The Sino-American Mirror

HONG KONG – November was a month of major leadership changes around the world, including Xi Jinping’s confirmation as China’s top official and US President Barack Obama’s re-election. The changes highlighted the sharp differences between the two countries’ political systems. Yet the two countries share similar national development goals:increasing their citizens’ prosperity, narrowing social inequities, and addressing environmental sustainability.

The fact is that rapid social, technological, and environmental change is challenging both the Western and Chinese models of governance and development, with both requiring significant reform. And both countries’ leaders must deliver reforms within a limited tenure, with limited resources, and within a global context of trade rivalry and interdependence.

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In the United States, where markets, the judiciary, and regulation are highly developed, the imperative is not institutional reform, but policy reform – addressing the weak fiscal position, income and wealth inequities, unemployment, health care, and deteriorating physical infrastructure.

For China, the issue largely concerns the design and implementation of the next stage of institutional reforms to sustain economic growth and efficiency, reduce social inequality, remove market distortions, address environmental deterioration, and combat corruption. As China becomes a more urban and elderly middle-income society, the challenge for the new leadership is not only to meet the population’s need for employment, health care, and social security, but also to improve governance and state effectiveness by establishing checks and balances on political power.

Both countries face formidable resistance to reform from formidable vested interests and lobby groups. Both also face major price distortions, owing to quantitative easing by monetary policymakers, which has led to negative real interest rates.

To some extent, the two countries’ problems are mirror images of each other. The US lacks investment in infrastructure and has excess investment in financial derivatives – the result of opaque leverage from over-consumption. China suffers from under-consumption and possible over-investment, and needs to strike a balance between the state-owned sector and private enterprise.

American democracy’s emphasis on short time horizons is costly, with tax cuts and increased welfare benefits giving rise to chronic fiscal deficits, with future generations forced to foot the bill for years of excessive consumption. In China, the one-party system has been effective in delivering strong growth, but it must now address the rampant corruption and excessive bureaucracy that has crowded out the private sector and limited creativity and innovation.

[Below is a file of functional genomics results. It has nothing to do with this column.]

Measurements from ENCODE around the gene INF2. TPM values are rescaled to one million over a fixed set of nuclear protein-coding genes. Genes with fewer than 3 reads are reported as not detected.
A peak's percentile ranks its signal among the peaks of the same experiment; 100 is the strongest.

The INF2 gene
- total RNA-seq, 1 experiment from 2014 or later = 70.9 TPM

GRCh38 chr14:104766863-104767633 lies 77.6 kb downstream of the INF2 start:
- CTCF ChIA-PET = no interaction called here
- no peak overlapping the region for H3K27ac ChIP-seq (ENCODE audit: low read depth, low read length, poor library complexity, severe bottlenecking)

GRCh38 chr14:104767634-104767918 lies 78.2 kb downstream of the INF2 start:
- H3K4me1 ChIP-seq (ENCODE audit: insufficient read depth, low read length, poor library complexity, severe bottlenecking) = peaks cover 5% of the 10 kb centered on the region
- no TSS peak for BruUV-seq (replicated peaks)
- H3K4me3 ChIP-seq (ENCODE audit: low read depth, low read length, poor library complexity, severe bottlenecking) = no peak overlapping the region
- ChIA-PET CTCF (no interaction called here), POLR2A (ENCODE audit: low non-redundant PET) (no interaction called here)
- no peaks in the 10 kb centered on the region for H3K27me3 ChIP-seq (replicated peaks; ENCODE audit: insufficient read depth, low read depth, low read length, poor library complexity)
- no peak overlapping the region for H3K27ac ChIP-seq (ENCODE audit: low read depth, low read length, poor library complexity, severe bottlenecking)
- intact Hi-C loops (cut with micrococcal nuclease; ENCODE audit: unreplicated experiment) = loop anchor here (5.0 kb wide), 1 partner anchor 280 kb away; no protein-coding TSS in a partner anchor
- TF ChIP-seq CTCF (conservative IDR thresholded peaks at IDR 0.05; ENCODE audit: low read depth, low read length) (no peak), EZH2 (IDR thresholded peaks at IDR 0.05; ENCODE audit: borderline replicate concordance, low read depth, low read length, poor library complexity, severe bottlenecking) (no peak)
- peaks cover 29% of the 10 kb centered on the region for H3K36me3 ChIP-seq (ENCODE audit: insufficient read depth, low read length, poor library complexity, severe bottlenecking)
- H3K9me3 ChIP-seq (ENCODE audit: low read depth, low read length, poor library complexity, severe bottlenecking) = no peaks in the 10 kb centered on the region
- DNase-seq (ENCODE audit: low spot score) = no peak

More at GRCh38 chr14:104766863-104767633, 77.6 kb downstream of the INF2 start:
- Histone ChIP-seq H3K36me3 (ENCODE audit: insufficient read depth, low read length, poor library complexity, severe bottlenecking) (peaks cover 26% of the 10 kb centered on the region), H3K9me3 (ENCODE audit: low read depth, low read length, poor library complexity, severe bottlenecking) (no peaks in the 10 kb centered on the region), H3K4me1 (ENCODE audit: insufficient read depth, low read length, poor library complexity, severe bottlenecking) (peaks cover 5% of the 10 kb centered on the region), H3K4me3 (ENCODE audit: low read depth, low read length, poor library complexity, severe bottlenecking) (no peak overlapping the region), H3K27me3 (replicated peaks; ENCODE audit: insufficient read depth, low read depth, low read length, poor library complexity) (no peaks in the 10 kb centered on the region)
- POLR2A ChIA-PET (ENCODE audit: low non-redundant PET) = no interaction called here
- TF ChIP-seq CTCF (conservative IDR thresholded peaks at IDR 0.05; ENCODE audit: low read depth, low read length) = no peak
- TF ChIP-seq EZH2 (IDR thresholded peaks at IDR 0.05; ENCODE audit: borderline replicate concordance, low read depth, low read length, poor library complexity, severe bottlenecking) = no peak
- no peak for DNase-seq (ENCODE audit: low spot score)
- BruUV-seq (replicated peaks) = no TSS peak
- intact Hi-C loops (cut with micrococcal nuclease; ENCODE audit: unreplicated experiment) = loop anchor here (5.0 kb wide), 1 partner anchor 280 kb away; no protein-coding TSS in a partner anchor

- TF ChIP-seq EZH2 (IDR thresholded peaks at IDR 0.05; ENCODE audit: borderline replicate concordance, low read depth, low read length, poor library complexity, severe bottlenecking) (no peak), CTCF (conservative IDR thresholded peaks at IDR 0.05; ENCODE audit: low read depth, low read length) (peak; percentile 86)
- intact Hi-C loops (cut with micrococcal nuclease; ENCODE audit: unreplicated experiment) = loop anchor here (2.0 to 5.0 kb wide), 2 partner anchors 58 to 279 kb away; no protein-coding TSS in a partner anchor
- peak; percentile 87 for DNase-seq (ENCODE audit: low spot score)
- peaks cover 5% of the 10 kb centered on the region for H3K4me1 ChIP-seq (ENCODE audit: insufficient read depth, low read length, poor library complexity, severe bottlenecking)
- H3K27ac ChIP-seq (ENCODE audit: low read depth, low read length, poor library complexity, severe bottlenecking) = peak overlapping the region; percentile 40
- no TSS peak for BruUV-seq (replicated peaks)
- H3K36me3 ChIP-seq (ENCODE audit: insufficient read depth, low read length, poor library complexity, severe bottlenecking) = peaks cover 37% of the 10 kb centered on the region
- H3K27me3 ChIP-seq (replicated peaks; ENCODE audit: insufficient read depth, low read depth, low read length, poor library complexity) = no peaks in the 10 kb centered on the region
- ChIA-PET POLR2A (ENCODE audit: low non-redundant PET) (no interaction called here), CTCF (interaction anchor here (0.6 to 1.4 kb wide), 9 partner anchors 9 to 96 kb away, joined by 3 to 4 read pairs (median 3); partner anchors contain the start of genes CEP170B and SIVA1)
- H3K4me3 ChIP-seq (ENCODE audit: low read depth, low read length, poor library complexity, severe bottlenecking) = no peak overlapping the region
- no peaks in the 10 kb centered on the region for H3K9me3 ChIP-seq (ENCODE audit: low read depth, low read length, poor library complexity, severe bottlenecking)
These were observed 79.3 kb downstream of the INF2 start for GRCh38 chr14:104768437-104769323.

China and the US can draw important lessons from the strengths and weaknesses inherent in both systems. First, in both countries, the challenge is not one of state versus market, but about finding complementarities between the two. The state performs best when it delineates, protects, and adjudicates property rights, while the market works best when it allocates property rights and aligns people’s incentives.

Second, both countries must find the right metric to balance short-term and long-term interests. Given inter-generational demands, large spillover effects between different communities, and interdependence with the rest of the world, any governance system must weigh the interests of ruling elites and lobbyists against those of weaker groups without voice, and popular demands against long-term planning.

Finally, the issue for both countries is not corruption or inequality – which are universal – but equal opportunity and, in China’s case, respect for property rights. Opaque and unfair delineation and allocation of land rights in China, together with state monopolies and burdensome bureaucracies, create distortions that give rise to corruption and inequities. China’s main priority should be to strengthen its legal institutions to protect property rights, while reducing state ownership and control of resources and large enterprises.

So far, Xi’s down-to-earth approach has raised hopes that China will enter a new phase of reform that will address economic imbalances, increase social inclusion, and tackle endemic corruption. In the US, Obama’s re-election has led some to believe that much-needed policy reforms will bring the country back from the brink of the “fiscal cliff” and ignite a new era of growth.

Yet the two leaders and their administrations must overcome monumental challenges as their countries strive to reach the next stage of their development. How they use monetary, fiscal, structural, institutional, and regulatory policies may differ, but each will ultimately be judged by how close he comes to achieving that goal.